South Africa: U.S. Puts Locals in Charge of AIDS Spending
February 12, 2010
For the first time since the US government started supporting an AIDS service project targeting rural South Africans, funds will be given directly to local partners rather than being funneled through Catholic Relief Services (CRS).
CRS will continue to provide monitoring, clinical and other services. "The person in charge, who is the local partner now, [will] decide what they need and they pay for it," said Ruth Stark, head of CRS in South Africa.
The move is seen as a cost-cutting tactic, replacing expensive international experts with local ones and, in the long run, avoiding the overhead costs associated with an international organization.
"The cost difference is huge," Stark said.
Groups working with CRS last year received more than $25 million in funding through the President's Emergency Plan for AIDS Relief (PEPFAR), and a similar amount is expected this year. They include the AIDS office of the Southern African Catholic Bishops' Conference, the Institute of Youth Development of South Africa, and St. Mary's Hospital in KwaZulu-Natal.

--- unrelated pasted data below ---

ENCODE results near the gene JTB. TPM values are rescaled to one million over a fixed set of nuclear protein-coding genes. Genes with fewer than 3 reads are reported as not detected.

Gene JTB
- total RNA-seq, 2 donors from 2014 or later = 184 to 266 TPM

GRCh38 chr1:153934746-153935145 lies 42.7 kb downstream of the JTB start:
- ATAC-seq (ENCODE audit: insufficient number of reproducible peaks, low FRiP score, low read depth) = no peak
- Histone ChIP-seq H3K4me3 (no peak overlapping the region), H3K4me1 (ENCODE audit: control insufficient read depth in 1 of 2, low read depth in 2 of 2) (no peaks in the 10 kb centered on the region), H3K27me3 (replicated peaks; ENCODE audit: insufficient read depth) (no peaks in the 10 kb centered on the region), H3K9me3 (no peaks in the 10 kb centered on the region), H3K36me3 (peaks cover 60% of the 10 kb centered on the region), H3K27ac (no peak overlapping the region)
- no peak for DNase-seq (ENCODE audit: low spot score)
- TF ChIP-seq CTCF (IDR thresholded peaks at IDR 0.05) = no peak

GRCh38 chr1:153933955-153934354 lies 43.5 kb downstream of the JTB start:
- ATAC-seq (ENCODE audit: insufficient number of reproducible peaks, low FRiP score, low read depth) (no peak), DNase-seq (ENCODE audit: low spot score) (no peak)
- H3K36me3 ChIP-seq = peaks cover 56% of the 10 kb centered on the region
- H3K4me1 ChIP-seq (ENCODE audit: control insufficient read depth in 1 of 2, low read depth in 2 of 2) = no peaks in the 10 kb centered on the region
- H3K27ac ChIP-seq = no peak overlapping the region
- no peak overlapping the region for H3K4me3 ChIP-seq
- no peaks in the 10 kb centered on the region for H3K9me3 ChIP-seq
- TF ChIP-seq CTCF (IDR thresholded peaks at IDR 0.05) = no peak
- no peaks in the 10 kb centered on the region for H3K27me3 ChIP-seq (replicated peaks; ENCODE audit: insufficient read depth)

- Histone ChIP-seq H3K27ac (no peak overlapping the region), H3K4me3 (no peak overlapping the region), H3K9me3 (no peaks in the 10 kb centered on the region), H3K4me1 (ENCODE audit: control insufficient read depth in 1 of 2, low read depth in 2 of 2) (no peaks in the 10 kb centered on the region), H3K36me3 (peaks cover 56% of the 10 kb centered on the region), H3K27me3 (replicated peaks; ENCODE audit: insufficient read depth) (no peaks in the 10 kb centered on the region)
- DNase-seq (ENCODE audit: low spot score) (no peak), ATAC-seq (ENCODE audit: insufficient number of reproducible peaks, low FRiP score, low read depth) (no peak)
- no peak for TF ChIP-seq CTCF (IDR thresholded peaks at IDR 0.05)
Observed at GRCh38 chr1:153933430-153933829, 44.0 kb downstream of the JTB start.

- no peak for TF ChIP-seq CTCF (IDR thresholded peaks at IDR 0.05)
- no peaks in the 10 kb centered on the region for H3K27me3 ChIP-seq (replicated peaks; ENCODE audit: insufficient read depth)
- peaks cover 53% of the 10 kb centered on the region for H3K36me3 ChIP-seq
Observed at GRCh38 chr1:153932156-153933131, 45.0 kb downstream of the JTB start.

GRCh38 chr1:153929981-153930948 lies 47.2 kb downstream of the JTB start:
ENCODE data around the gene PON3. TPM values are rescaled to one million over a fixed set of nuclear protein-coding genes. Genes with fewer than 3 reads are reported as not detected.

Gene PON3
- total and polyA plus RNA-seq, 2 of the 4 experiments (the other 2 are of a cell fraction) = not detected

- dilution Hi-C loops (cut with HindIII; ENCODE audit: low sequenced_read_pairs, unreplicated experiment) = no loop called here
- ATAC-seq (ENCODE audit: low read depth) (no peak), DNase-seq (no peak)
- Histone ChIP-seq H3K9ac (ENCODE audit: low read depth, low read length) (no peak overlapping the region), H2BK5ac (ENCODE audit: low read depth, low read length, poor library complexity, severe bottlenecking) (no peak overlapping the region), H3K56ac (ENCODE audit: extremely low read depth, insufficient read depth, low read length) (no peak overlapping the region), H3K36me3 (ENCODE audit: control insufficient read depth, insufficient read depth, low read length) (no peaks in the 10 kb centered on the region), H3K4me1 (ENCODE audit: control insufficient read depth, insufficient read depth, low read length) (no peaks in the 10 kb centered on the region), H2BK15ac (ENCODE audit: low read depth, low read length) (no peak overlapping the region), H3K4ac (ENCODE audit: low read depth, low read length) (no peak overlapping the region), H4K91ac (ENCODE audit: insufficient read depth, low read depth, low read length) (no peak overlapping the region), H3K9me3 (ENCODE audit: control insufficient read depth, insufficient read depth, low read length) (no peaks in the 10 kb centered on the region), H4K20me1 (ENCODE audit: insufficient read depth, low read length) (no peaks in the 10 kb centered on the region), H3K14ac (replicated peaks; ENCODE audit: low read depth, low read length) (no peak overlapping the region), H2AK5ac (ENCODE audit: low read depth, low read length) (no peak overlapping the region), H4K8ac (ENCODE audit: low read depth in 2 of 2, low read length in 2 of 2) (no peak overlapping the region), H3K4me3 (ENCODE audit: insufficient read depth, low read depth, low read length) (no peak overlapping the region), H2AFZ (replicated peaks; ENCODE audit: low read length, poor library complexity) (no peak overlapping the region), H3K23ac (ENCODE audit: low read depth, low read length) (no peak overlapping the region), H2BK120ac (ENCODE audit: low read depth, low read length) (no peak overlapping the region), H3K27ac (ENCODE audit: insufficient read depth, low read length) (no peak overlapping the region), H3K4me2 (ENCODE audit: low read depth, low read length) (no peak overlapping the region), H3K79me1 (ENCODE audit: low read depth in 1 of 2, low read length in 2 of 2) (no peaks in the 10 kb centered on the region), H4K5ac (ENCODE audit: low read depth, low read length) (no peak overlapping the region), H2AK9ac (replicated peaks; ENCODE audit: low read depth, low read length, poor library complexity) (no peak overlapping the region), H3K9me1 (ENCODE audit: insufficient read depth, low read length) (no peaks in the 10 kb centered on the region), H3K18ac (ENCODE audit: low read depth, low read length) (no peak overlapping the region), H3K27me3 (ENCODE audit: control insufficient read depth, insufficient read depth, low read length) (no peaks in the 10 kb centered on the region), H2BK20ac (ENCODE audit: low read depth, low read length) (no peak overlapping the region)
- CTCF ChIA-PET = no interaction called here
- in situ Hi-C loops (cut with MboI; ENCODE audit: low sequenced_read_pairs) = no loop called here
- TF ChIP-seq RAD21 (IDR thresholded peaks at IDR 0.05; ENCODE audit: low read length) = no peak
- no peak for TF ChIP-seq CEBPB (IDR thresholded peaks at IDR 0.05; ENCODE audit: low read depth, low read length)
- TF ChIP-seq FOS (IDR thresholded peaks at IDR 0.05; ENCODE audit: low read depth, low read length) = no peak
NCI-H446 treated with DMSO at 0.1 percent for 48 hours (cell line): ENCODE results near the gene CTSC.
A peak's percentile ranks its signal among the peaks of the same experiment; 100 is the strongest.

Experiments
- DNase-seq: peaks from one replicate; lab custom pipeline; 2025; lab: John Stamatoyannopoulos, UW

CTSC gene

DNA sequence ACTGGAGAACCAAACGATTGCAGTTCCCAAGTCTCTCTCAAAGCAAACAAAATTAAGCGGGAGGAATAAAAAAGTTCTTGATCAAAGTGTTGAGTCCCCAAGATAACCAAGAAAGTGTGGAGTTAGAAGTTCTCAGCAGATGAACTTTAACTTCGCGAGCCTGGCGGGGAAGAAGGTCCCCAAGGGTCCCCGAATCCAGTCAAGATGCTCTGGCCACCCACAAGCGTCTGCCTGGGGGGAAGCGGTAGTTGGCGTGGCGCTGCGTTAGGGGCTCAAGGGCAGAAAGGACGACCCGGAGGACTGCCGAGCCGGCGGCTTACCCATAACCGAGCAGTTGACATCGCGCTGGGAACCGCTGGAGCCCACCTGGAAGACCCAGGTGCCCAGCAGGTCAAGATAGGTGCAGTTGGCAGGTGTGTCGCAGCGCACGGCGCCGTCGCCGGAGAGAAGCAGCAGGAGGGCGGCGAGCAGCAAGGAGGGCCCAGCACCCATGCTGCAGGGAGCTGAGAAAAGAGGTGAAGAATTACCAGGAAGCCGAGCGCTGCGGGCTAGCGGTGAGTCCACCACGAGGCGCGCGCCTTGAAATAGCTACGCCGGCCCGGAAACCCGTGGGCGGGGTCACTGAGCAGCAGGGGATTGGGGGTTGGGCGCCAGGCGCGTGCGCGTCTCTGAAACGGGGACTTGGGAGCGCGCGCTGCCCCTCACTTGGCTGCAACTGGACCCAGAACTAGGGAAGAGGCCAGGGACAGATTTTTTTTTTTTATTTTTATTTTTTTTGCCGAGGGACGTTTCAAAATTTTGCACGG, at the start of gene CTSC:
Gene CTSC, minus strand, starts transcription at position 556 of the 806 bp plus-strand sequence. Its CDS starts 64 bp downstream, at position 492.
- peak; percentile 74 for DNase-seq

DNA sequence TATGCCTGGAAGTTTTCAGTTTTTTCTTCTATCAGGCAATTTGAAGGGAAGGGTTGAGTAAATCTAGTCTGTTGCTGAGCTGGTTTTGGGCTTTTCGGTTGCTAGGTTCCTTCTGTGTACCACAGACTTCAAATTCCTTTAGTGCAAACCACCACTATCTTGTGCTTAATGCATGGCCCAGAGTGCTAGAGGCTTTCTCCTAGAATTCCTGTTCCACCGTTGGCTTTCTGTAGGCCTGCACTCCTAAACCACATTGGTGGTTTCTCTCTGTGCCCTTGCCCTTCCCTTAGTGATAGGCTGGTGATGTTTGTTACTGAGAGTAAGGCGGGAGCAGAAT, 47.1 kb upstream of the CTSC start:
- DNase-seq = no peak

Since 2004, the CRS effort has reached 73,000 South Africans and provided AIDS drugs to 35,000 of these patients. The project also serves AIDS orphans, Stark said.
South Africa has more HIV-positive people than any other country -- an estimated 5.7 million in a population of 50 million. It is the main recipient of PEPFAR funds.
02.04.2010; Donna Bryson
This article was provided by U.S. Centers for Disease Control and Prevention. It is a part of the publication CDC HIV/Hepatitis/STD/TB Prevention News Update. Visit the CDC's website to find out more about their activities, publications and services.